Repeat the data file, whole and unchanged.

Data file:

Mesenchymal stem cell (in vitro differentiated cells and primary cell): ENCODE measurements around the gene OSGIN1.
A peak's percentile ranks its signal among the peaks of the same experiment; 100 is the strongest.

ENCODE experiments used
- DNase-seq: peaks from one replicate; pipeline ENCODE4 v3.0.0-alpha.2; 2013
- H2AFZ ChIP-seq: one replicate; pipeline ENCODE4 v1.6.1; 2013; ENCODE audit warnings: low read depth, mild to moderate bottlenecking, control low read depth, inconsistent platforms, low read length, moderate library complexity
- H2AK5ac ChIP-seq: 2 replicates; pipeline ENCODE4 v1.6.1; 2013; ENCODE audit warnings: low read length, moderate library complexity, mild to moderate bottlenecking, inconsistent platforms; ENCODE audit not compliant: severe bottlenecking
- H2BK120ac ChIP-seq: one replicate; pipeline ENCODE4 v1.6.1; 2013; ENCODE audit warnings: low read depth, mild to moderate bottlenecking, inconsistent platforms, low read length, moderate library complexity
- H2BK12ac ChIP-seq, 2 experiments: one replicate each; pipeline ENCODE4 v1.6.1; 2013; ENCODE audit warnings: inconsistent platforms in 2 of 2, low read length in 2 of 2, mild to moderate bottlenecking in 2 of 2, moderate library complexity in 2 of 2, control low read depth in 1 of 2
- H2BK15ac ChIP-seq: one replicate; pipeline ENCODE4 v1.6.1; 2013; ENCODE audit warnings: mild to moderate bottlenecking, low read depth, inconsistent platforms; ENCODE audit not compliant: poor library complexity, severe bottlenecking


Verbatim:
Mesenchymal stem cell (in vitro differentiated cells and primary cell): ENCODE measurements around the gene OSGIN1.
A peak's percentile ranks its signal among the peaks of the same experiment; 100 is the strongest.

ENCODE experiments used
- DNase-seq: peaks from one replicate; pipeline ENCODE4 v3.0.0-alpha.2; 2013
- H2AFZ ChIP-seq: one replicate; pipeline ENCODE4 v1.6.1; 2013; ENCODE audit warnings: low read depth, mild to moderate bottlenecking, control low read depth, inconsistent platforms, low read length, moderate library complexity
- H2AK5ac ChIP-seq: 2 replicates; pipeline ENCODE4 v1.6.1; 2013; ENCODE audit warnings: low read length, moderate library complexity, mild to moderate bottlenecking, inconsistent platforms; ENCODE audit not compliant: severe bottlenecking
- H2BK120ac ChIP-seq: one replicate; pipeline ENCODE4 v1.6.1; 2013; ENCODE audit warnings: low read depth, mild to moderate bottlenecking, inconsistent platforms, low read length, moderate library complexity
- H2BK12ac ChIP-seq, 2 experiments: one replicate each; pipeline ENCODE4 v1.6.1; 2013; ENCODE audit warnings: inconsistent platforms in 2 of 2, low read length in 2 of 2, mild to moderate bottlenecking in 2 of 2, moderate library complexity in 2 of 2, control low read depth in 1 of 2
- H2BK15ac ChIP-seq: one replicate; pipeline ENCODE4 v1.6.1; 2013; ENCODE audit warnings: mild to moderate bottlenecking, low read depth, inconsistent platforms; ENCODE audit not compliant: poor library complexity, severe bottlenecking